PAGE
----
How about you? What are your favorite tomato varieties? Do you swear by any specific growing techniques?

5 thoughts on “Growing Tomatoes in the Cool Pacific NorthWest

  1. Nelson

    WOW!! Indeed you do have a lot of tomatoes.. “The other outstanding variety was Mortgage Lifter” couldn’t agree more.

  2. Doug Sweet

    I have been planting Mortgage Lifters for about 4 years in both horse trough planters and in the ground. They are the best producers in the NW (SE Portland, Oregon) that I have seen although last year and this, I added Bloody Butchers to the group. These are small, round, very red tomatoes with very tart flavor and firm flesh. Great in salads. They are small, but the plants just keep on setting tomatoes and throughout the summer and doesn’t spend too much time growing green stuff. The leaves are potato plant-like.

    Also planted Paul Robeson tomates this year. They are a dark fruit and medium sized that produces many per plant. Great! Doug Sweet

  3. Tars Campbell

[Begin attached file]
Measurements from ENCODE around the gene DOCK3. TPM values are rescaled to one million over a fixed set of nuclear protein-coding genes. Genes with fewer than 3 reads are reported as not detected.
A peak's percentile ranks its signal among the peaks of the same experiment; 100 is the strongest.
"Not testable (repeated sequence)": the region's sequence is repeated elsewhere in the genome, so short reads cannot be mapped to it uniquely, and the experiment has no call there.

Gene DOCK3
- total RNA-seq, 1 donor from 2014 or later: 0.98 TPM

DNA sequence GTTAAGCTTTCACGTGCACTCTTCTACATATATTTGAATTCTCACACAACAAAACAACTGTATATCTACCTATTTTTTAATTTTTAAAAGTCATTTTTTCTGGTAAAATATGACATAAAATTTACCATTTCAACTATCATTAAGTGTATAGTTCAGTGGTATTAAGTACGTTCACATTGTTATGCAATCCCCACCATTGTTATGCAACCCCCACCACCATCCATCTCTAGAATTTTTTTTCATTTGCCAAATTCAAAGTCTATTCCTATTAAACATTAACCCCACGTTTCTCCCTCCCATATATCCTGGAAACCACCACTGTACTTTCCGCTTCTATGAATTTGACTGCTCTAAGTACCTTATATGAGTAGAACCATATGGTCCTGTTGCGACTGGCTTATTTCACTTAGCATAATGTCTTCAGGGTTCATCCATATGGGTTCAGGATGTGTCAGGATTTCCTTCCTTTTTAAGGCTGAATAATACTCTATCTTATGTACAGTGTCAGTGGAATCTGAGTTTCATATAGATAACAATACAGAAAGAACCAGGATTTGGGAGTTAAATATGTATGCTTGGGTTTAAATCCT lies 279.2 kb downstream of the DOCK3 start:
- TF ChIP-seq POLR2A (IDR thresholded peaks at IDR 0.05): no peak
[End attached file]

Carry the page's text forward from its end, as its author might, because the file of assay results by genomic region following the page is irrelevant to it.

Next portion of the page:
We live about twelve miles southeast of downtown Portland, Oregon on the west side of a hill at an elevation of roughly 560 feet. We are sheltered from the east wind that runs down the Colmbia river that can be the bane of gardeners ner the river. We had never been able to grow a decent tomato of any variety till I did a little in depth research. Larry of Marbotts nursery told me we should try a hoop green house. I used white pic 3/4 in pipe and fittings then made a loop green house covered in semi clear visqeen. I put this over a moist spot on our lawn which was the drain field for our septic tank. I covered the area in black plastic mulch, planted probably four varieties of tomatoes, early girl, willamette, beefsteak and cherry tomatoes. I never staked them. I also put them on a water timer and pretty much let it go at that. I used a little slack lime and a little Osmacoate (spelling may be wrong), and that was it. We had to go to Colorado as our first grandson was just born, a two week trip ended up being two and one half months long. We returned home the middle of October and still had more tomatoes growing faster than we could eat em or give them away. Our neighbors said it was the best tomato harvest they had seen in many a year and much better than any other on this hill. That winter the pic hoop house was destroyed by the weather.